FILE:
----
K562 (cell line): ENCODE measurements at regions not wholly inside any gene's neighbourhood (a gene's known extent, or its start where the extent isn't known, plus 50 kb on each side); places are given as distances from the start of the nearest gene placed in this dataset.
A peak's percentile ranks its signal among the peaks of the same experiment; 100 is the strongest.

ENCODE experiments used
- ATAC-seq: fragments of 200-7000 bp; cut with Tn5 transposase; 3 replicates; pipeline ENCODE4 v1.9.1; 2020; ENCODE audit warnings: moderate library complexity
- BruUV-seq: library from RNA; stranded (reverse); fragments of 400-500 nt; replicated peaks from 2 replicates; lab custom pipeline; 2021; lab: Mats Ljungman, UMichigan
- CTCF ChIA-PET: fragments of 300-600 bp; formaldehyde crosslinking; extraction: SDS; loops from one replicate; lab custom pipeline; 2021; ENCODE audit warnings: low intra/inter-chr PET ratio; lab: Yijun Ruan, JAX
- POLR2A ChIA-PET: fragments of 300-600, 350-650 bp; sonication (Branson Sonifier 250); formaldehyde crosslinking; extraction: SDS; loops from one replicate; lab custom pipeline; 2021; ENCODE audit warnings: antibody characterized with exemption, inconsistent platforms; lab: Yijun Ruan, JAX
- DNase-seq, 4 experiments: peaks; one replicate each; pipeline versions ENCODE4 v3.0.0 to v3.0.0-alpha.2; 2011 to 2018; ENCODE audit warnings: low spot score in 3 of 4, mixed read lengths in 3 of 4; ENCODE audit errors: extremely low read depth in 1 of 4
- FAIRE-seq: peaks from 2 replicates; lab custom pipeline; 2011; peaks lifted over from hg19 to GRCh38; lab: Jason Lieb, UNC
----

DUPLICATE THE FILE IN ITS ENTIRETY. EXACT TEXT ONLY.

K562 (cell line): ENCODE measurements at regions not wholly inside any gene's neighbourhood (a gene's known extent, or its start where the extent isn't known, plus 50 kb on each side); places are given as distances from the start of the nearest gene placed in this dataset.
A peak's percentile ranks its signal among the peaks of the same experiment; 100 is the strongest.

ENCODE experiments used
- ATAC-seq: fragments of 200-7000 bp; cut with Tn5 transposase; 3 replicates; pipeline ENCODE4 v1.9.1; 2020; ENCODE audit warnings: moderate library complexity
- BruUV-seq: library from RNA; stranded (reverse); fragments of 400-500 nt; replicated peaks from 2 replicates; lab custom pipeline; 2021; lab: Mats Ljungman, UMichigan
- CTCF ChIA-PET: fragments of 300-600 bp; formaldehyde crosslinking; extraction: SDS; loops from one replicate; lab custom pipeline; 2021; ENCODE audit warnings: low intra/inter-chr PET ratio; lab: Yijun Ruan, JAX
- POLR2A ChIA-PET: fragments of 300-600, 350-650 bp; sonication (Branson Sonifier 250); formaldehyde crosslinking; extraction: SDS; loops from one replicate; lab custom pipeline; 2021; ENCODE audit warnings: antibody characterized with exemption, inconsistent platforms; lab: Yijun Ruan, JAX
- DNase-seq, 4 experiments: peaks; one replicate each; pipeline versions ENCODE4 v3.0.0 to v3.0.0-alpha.2; 2011 to 2018; ENCODE audit warnings: low spot score in 3 of 4, mixed read lengths in 3 of 4; ENCODE audit errors: extremely low read depth in 1 of 4
- FAIRE-seq: peaks from 2 replicates; lab custom pipeline; 2011; peaks lifted over from hg19 to GRCh38; lab: Jason Lieb, UNC